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Content accessibility

This section explains how various features of Fuse make knowledge more accessible.

Knowledge Intelligence (KI) engine

Videos, articles, PDFs and Microsoft Office content items created in or uploaded to Fuse go through the Knowledge Intelligence engine. This engine produces a text transcript by extracting knowledge whether text or audio. This transcript is indexed in the search engine, making the knowledge within the content more accessible. The search results page also displays a snippet from content transcripts as part of the search results to demonstrate the relevancy of the content to the user.

Creating accessible content

Web Content Accessibility Guidelines (WCAG) 2.1 may look complicated, but the essence of the message is simple: digital content should be easy to perceive, understand and operate for everyone. The guidelines define the different ways content creators can support employees with different needs.

When designing accessible learning, you should look at:

  • Images

  • Text size and customisation

  • Headings

  • Lists

  • Links

  • Alternatives to video

  • HTML

  • UI Design

  • JavaScript in SCORM

Images require alternative text

Some of your employees may use screen readers to convert the text on the screen to audible speech or to braille. Screen readers cannot interpret images, which is why the HTML code for images includes the option to add ‘alternative text’ or ‘ALT text’. This allows you to describe an image so that anyone using a screen reader can understand what the image includes.

Key considerations:

  • Informative images need informative ALT text, so that users do not miss vital details

  • Decorative images have null ALT text or are set as background images

  • Text should never be embedded within images

  • Links should never be embedded purely within decorative images

    When adding an image to an article, there is the option to add ALT text, as shown below:

Text size should be customisable

Text can be a very personal thing. Some employees are happy to read small font sizes, but many other employees like to increase font sizes when reading on a screen. And for others, the contrast between the text colour and the background makes a big difference when reading text.

Key considerations:

  • Text should be resizable

  • Text must remain legible and visible when resized

  • Text should be at least 8pt in size

How do I check this?

The Fuse interface scales articles and native content when zooming, but custom CSS (Cascading Style Sheets) within articles and descriptions can affect this. This can also happen within custom widgets. To assess:

  • Change the zoom settings within your browser between 75% and 125% to check that text resizes correctly and remains visible

  • Within SCORM courses, ensure that you size your text boxes sufficiently to allow for text to be enlarged by the browser and still remain visible

Headings/titles must be clearly labelled

Many employees who use screen readers to skip around a page to see what it contains before deciding where to start. While a SCORM course is more likely to be consumed in a linear format, from start to finish, other content types such as articles enable employees to skip back and forth. This means that headings and subheadings are just as important for employees with accessibility needs. The appearance and inclusion of headings and subheadings is not the only consideration: headings must also be correctly labelled with HTML and properly nested. You can do this by ensuring that any headings are marked using H1, H2, H3… within the article editor.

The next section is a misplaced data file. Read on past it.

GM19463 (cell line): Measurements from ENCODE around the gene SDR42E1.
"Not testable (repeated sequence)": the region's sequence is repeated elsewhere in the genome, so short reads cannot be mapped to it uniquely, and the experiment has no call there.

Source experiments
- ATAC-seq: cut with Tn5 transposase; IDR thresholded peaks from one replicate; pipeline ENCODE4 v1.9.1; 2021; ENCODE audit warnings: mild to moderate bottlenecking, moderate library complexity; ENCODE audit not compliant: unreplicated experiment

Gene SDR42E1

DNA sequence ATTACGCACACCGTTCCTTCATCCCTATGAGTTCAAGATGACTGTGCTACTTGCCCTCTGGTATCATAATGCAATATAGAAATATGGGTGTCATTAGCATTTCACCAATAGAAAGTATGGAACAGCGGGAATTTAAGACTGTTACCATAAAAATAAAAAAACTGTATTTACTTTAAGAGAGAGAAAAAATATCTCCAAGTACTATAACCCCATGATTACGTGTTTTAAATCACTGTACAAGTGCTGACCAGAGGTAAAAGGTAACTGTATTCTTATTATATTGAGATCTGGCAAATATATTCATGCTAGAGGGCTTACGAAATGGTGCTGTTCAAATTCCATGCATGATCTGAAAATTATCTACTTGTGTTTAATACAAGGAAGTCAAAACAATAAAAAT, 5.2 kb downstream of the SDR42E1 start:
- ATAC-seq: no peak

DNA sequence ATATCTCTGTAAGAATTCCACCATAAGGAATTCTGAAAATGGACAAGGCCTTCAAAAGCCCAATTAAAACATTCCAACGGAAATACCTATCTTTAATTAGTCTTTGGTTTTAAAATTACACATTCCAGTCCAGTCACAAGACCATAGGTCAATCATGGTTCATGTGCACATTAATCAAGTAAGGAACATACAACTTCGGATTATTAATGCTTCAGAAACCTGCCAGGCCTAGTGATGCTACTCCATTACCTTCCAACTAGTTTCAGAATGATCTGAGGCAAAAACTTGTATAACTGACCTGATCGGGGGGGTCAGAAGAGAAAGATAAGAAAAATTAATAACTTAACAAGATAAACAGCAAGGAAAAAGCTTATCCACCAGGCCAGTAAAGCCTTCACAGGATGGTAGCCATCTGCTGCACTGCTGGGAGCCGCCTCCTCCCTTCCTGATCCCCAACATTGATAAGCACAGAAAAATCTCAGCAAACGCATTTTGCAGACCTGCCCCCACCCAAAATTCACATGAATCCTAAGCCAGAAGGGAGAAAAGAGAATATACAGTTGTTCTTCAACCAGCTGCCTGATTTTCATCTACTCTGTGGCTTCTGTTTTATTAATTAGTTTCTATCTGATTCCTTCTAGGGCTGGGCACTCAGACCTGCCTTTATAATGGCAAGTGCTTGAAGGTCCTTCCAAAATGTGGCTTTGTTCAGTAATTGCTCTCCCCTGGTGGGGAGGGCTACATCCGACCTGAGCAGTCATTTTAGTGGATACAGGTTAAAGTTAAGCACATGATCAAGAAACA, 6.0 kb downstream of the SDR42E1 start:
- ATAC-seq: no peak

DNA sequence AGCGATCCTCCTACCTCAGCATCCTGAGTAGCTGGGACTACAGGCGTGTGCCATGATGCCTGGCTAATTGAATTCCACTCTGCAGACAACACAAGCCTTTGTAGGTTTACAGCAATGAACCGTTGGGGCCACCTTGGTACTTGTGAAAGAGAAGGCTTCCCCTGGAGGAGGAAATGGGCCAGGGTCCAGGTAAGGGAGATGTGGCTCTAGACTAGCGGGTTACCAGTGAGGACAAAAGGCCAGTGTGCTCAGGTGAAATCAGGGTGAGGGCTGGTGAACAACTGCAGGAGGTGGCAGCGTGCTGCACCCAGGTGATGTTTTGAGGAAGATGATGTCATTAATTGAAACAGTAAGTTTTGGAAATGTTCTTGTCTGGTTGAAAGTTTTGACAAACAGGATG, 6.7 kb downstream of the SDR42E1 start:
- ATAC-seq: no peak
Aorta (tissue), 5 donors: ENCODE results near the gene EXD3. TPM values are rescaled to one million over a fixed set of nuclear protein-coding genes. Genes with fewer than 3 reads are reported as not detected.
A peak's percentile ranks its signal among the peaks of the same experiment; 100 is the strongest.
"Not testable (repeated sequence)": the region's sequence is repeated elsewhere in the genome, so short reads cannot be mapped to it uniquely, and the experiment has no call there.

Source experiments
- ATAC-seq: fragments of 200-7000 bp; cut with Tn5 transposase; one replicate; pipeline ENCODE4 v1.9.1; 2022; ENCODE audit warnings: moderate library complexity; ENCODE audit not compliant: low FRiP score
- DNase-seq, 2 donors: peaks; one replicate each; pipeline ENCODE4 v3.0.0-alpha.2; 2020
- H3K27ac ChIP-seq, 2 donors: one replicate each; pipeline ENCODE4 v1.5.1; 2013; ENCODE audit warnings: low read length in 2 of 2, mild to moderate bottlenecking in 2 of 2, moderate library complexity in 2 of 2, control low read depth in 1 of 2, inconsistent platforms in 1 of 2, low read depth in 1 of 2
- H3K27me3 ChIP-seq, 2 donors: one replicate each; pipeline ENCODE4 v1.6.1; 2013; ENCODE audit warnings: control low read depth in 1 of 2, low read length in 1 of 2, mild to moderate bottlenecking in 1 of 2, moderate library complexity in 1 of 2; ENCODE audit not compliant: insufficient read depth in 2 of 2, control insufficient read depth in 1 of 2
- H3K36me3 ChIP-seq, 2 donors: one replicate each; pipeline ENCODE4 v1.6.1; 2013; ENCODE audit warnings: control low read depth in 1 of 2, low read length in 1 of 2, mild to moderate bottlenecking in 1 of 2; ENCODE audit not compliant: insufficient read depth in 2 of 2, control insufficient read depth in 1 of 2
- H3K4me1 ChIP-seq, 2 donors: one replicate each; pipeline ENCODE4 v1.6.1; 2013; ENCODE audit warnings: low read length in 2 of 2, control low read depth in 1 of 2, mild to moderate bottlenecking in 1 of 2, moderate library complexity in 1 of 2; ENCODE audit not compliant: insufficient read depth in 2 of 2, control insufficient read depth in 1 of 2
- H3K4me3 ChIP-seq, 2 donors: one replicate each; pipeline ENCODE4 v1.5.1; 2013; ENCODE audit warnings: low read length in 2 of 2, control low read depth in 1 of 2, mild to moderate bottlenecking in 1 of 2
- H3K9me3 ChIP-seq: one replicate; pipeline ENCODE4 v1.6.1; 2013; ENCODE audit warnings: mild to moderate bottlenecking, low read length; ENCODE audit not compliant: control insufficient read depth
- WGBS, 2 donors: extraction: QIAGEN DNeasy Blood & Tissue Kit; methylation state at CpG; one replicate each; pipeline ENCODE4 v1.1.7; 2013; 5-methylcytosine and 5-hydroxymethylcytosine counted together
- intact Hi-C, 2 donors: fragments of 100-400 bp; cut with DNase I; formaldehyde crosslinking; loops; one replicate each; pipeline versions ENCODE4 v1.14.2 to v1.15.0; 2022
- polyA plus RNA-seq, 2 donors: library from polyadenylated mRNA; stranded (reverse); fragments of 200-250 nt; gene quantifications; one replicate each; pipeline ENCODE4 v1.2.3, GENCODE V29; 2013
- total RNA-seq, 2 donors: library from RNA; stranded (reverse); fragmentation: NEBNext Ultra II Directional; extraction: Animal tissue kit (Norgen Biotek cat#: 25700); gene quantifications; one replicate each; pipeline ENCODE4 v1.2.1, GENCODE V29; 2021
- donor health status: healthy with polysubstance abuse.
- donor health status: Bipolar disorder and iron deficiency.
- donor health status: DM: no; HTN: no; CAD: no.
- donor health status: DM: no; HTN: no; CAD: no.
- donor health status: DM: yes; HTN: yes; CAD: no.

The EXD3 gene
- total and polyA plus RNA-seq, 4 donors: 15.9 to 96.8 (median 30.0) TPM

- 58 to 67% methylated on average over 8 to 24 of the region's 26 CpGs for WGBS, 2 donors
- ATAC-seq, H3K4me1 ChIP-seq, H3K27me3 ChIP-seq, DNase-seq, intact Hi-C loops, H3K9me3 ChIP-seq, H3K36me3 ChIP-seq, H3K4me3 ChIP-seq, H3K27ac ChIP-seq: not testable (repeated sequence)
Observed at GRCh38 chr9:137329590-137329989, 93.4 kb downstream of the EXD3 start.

Key considerations for articles, SCORM courses and PDFs:

  • Every page should have a heading marked as <h1> and sub-headings marked as <h2> (in the HTML code)

  • The first heading should clearly describe the contents of the page

  • Every page section should have its own heading

  • Headings should stand out from regular text (at least two points larger than regular text )

You can also ensure that this applies in topics and learning plans by titling content in a descriptive way e.g. rather than ‘Course PDF’ say ‘An introduction to this Leadership in Action course’.

Lists – labelled accurately and clearly

Labelling lists is important for clarity - and it’s just good practice in general web design terms.

Key considerations:

  • Lists must be labelled as either ordered (numbered) or unordered (bullet points)

  • Lists should not be broken up or interrupted by other content

Links should tell employees about the destination

Do all of your links explain what happens when it’s clicked? Generic text in links, such as ‘more information’ or ‘click here’ should be avoided – and replaced with clear information like ‘Creating Accessible Content – read more’.

Key considerations:

  • Links should make sense out of context

  • Avoid using the same text for a series of links (e.g. ‘Next page’ or ‘Click here’)

  • Link text should be front-loaded so the most important keywords are at the start of the link text

  • Links should stand out visually

  • employees should be informed when links open a new window

Alternatives to video

Whilst video is the most engaging format, it is important to consider alternative ways of accessing the same knowledge within the video for those who are visually impaired

Key considerations:

  • Ensure the transcript is available (this also enables screen readers to access the transcript)

  • Make an alternative format (e.g. article, podcast) available. These can be made available via links in the video description. This also ensures that learning plan completions are not affected by adding additional items into topics.

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